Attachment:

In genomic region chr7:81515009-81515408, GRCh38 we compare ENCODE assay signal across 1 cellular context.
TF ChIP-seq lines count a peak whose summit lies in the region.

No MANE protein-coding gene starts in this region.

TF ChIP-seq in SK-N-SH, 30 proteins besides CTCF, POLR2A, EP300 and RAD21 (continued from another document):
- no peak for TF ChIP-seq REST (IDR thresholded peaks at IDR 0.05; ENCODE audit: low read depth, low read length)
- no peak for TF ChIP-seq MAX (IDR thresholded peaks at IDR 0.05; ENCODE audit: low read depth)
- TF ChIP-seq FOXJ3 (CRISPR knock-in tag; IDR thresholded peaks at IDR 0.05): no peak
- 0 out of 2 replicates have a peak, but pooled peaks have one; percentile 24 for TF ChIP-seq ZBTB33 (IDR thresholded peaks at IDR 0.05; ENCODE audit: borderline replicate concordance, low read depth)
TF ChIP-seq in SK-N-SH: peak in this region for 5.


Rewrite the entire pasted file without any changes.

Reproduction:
In genomic region chr7:81515009-81515408, GRCh38 we compare ENCODE assay signal across 1 cellular context.
TF ChIP-seq lines count a peak whose summit lies in the region.

No MANE protein-coding gene starts in this region.

TF ChIP-seq in SK-N-SH, 30 proteins besides CTCF, POLR2A, EP300 and RAD21 (continued from another document):
- no peak for TF ChIP-seq REST (IDR thresholded peaks at IDR 0.05; ENCODE audit: low read depth, low read length)
- no peak for TF ChIP-seq MAX (IDR thresholded peaks at IDR 0.05; ENCODE audit: low read depth)
- TF ChIP-seq FOXJ3 (CRISPR knock-in tag; IDR thresholded peaks at IDR 0.05): no peak
- 0 out of 2 replicates have a peak, but pooled peaks have one; percentile 24 for TF ChIP-seq ZBTB33 (IDR thresholded peaks at IDR 0.05; ENCODE audit: borderline replicate concordance, low read depth)
TF ChIP-seq in SK-N-SH: peak in this region for 5.